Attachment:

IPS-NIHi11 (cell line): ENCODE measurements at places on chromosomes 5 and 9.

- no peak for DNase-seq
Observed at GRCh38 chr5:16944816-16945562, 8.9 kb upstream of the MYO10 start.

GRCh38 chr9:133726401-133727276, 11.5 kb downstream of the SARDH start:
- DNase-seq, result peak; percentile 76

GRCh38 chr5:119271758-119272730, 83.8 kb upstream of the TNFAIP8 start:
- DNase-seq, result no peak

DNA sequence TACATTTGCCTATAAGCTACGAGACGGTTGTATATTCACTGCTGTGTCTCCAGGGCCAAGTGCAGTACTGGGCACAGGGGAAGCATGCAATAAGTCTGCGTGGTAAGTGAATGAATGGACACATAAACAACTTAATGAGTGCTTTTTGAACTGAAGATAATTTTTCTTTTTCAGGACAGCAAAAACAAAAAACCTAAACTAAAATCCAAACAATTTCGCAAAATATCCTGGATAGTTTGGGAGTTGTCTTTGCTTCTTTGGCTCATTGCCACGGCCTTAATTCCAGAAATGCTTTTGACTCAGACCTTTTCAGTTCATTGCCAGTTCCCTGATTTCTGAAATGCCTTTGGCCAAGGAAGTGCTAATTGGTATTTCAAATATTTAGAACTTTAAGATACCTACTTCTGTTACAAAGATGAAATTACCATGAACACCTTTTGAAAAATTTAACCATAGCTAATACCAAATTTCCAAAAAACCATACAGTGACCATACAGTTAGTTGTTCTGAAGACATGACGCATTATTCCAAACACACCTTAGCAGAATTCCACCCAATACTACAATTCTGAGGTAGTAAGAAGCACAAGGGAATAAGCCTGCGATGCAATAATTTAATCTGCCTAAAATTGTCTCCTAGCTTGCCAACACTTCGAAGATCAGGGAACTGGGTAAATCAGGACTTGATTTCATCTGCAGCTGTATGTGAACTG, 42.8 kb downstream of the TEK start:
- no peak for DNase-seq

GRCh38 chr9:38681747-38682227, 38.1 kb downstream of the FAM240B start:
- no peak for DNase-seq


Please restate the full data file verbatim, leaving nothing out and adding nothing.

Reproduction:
IPS-NIHi11 (cell line): ENCODE measurements at places on chromosomes 5 and 9.

- no peak for DNase-seq
Observed at GRCh38 chr5:16944816-16945562, 8.9 kb upstream of the MYO10 start.

GRCh38 chr9:133726401-133727276, 11.5 kb downstream of the SARDH start:
- DNase-seq, result peak; percentile 76

GRCh38 chr5:119271758-119272730, 83.8 kb upstream of the TNFAIP8 start:
- DNase-seq, result no peak

DNA sequence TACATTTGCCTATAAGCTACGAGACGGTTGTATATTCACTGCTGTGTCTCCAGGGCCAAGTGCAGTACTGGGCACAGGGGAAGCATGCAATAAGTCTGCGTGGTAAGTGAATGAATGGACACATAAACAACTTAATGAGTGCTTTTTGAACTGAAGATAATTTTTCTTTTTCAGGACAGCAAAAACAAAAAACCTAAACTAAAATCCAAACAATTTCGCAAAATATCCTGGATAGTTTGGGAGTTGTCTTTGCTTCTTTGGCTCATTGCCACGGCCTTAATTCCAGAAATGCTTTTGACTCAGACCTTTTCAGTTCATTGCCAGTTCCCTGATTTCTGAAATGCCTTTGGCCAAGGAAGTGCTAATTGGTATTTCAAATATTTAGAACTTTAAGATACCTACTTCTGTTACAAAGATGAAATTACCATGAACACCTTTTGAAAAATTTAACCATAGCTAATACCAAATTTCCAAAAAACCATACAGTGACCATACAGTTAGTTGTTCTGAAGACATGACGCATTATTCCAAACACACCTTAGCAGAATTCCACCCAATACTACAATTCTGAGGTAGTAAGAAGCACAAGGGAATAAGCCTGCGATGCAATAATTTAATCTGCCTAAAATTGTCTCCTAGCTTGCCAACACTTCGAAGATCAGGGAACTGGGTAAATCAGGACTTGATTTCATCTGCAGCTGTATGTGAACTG, 42.8 kb downstream of the TEK start:
- no peak for DNase-seq

GRCh38 chr9:38681747-38682227, 38.1 kb downstream of the FAM240B start:
- no peak for DNase-seq